Paul Chaney: I commend you for recognizing the importance of carefully choosing vendors and understanding their rates and terms. Evaluating content marketing vendors can be complex, especially when ensuring you get the best value for your money. However, the process is relatively straightforward. Follow these steps to secure the best candidates.
Define Your Requirements
Before diving into vendor selection, be crystal clear about your needs. Clarity will streamline your search for whatever vendor you’re looking for — videographer, writer, editor or another skill set. Outline your requirements, timelines and expectations to prevent any ambiguities.
Research and Shortlist Vendors
Identify vendors with experience in your industry or those who’ve collaborated with similar brands. Explore their portfolios, client testimonials and case studies. Also, get recommendations from peers.
Request Detailed Proposals
From your shortlisted vendors, request comprehensive proposals that include:
- A breakdown of their services.
- Estimated timelines.
- Cost structures.
- Any additional terms and conditions.
Ensure vendors provide transparent cost breakdowns, whether hourly rates or material costs. Don’t hesitate to negotiate rates, especially for long-term or bulk projects. But remember, cost isn’t the sole factor. If your budget allows it, prioritize vendors known for consistent quality and reliability.
Evaluate Vendor Qualifications
Dig into the vendor’s history and reputation. How long have they been in the industry? What do past clients say about them? Request samples and references from similar projects to gauge their reliability, timeliness and communication skills.
Review Contract Terms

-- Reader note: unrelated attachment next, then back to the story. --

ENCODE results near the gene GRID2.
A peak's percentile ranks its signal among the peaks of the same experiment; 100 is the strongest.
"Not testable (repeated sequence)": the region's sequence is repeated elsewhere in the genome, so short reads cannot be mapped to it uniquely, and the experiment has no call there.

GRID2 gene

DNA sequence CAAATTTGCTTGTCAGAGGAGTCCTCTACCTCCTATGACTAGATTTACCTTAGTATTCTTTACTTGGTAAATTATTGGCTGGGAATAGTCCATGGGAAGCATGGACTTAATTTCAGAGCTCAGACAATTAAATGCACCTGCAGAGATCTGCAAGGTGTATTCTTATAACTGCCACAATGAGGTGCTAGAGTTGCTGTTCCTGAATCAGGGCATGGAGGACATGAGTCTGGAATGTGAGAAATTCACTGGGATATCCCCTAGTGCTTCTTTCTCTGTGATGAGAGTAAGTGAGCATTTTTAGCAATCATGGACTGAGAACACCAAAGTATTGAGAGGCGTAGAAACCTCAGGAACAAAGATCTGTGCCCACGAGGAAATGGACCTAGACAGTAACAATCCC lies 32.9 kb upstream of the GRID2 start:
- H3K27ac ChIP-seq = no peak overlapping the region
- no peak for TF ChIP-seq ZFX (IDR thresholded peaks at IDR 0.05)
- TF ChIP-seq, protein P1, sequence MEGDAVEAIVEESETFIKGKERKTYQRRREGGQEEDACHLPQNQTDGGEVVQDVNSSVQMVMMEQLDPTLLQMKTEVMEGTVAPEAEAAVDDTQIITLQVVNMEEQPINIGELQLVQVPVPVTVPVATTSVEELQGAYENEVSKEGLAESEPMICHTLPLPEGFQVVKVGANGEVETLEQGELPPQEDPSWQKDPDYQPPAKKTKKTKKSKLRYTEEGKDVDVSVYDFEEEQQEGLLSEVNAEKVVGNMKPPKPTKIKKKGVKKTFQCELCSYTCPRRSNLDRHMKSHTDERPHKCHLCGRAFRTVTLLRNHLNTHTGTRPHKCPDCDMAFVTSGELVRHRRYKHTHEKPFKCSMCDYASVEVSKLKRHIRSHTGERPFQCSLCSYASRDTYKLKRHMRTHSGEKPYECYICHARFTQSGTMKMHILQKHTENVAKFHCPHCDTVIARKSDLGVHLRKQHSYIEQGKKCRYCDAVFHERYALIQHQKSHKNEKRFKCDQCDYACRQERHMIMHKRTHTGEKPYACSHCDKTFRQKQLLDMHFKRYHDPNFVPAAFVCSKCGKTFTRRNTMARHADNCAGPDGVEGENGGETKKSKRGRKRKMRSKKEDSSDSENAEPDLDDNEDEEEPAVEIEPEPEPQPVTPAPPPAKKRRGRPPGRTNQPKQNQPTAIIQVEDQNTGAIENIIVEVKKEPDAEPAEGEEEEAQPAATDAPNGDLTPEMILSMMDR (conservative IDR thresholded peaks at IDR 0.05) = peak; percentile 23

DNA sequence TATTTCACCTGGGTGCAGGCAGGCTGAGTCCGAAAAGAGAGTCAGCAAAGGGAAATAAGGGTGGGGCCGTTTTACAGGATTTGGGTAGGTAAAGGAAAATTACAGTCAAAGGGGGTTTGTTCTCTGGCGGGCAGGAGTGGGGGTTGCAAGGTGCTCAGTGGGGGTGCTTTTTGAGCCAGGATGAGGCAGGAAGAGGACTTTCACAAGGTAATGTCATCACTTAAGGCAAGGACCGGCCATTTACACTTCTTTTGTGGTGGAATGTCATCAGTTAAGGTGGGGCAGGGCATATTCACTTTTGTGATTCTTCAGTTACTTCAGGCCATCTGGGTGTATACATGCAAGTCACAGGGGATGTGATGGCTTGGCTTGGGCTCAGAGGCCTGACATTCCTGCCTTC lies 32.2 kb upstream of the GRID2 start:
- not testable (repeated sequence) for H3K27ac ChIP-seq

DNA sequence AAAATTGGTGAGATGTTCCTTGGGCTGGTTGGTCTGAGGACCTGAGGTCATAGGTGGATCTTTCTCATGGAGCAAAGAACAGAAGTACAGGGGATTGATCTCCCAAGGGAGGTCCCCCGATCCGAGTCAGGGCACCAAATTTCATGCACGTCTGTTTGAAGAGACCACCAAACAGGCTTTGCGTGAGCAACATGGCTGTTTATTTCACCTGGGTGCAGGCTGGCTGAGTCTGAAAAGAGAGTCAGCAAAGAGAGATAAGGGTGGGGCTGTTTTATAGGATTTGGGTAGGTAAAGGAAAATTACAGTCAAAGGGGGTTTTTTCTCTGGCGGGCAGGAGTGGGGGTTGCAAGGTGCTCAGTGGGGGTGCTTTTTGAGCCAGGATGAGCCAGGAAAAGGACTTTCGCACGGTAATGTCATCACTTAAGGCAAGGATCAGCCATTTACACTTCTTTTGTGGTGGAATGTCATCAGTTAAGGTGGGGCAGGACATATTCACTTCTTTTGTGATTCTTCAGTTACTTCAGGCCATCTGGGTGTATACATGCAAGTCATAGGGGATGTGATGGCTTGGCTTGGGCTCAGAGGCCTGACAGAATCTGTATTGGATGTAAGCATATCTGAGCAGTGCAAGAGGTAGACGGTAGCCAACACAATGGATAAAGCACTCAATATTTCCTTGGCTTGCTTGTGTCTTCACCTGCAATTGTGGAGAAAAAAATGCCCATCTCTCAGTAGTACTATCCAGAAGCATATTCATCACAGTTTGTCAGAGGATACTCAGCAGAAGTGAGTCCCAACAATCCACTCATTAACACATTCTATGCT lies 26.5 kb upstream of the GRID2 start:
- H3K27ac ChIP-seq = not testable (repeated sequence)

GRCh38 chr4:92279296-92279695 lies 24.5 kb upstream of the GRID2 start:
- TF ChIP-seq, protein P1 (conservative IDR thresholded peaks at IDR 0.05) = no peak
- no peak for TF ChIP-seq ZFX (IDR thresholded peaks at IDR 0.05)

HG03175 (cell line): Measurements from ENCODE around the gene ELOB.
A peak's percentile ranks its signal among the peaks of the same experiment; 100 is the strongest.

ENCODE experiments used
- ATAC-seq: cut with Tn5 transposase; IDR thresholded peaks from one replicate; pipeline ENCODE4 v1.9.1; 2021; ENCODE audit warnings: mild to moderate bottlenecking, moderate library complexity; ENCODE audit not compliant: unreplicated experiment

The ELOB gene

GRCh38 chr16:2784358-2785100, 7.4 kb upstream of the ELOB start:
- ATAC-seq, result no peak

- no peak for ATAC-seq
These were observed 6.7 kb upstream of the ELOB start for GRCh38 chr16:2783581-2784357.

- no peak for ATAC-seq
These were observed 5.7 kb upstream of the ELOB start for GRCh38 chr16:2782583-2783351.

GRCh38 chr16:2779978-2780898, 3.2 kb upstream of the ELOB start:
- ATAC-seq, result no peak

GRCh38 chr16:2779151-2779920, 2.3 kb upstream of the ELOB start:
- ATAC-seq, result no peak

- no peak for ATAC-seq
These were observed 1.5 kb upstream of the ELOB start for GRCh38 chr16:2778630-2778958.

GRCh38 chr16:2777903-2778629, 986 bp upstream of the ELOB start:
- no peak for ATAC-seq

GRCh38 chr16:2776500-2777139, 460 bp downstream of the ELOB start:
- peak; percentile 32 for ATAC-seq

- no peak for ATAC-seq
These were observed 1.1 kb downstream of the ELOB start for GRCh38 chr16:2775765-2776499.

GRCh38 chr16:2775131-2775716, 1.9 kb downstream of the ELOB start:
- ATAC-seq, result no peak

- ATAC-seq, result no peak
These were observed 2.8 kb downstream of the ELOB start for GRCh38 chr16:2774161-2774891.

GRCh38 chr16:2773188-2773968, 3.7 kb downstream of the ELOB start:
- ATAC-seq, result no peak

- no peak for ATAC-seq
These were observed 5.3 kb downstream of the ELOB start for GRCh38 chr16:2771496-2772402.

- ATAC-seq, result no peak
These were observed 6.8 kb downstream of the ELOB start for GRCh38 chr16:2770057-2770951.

Contracts should clearly outline deliverables, timelines and milestones. Understand payment schedules and potential penalties, and protect your company’s confidential information. Know the terms for contract termination and any associated repercussions.
Beyond these five steps, you can also:
Consider a Trial Project
If feasible, engage the vendor in a smaller project to assess their capabilities, quality, timeliness and communication.
Maintain Open Communication
After hiring a vendor, establish regular check-ins to monitor progress. Assess the vendor’s performance against set metrics, and maintain channels to address concerns. If they bristle at being held accountable, they aren’t someone with whom you want to establish a long-term relationship.
Review and Provide Feedback
After each project, evaluate the vendor’s performance. Share feedback, highlighting strengths and areas for improvement. This aids both parties in refining the processes for future collaboration.
The content marketing landscape is dynamic. Regularly reassess your vendor relationships. Stay abreast of market rates and trends to ensure optimal value.
The vetting process takes time but pays off in the long run.
Disclaimer: The advice offered in this column is intended for informational purposes only. It is not intended to substitute for advice from a licensed mental health provider, health care provider or legal professional.